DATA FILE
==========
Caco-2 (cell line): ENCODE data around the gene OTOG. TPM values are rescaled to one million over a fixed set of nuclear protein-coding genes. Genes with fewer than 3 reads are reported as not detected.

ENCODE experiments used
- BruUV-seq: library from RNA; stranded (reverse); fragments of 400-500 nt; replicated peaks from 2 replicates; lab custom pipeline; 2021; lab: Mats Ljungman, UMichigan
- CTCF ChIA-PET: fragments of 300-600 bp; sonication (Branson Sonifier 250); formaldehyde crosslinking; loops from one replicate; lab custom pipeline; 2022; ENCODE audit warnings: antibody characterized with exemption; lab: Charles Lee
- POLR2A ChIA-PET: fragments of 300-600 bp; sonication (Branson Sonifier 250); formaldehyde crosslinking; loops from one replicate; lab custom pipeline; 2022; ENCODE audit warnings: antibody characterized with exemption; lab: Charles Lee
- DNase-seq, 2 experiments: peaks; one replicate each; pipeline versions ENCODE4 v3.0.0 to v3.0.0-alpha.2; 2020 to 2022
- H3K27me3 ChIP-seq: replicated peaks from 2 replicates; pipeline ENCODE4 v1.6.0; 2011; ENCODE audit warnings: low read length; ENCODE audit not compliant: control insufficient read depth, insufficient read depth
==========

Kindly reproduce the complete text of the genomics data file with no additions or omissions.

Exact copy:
Caco-2 (cell line): ENCODE data around the gene OTOG. TPM values are rescaled to one million over a fixed set of nuclear protein-coding genes. Genes with fewer than 3 reads are reported as not detected.

ENCODE experiments used
- BruUV-seq: library from RNA; stranded (reverse); fragments of 400-500 nt; replicated peaks from 2 replicates; lab custom pipeline; 2021; lab: Mats Ljungman, UMichigan
- CTCF ChIA-PET: fragments of 300-600 bp; sonication (Branson Sonifier 250); formaldehyde crosslinking; loops from one replicate; lab custom pipeline; 2022; ENCODE audit warnings: antibody characterized with exemption; lab: Charles Lee
- POLR2A ChIA-PET: fragments of 300-600 bp; sonication (Branson Sonifier 250); formaldehyde crosslinking; loops from one replicate; lab custom pipeline; 2022; ENCODE audit warnings: antibody characterized with exemption; lab: Charles Lee
- DNase-seq, 2 experiments: peaks; one replicate each; pipeline versions ENCODE4 v3.0.0 to v3.0.0-alpha.2; 2020 to 2022
- H3K27me3 ChIP-seq: replicated peaks from 2 replicates; pipeline ENCODE4 v1.6.0; 2011; ENCODE audit warnings: low read length; ENCODE audit not compliant: control insufficient read depth, insufficient read depth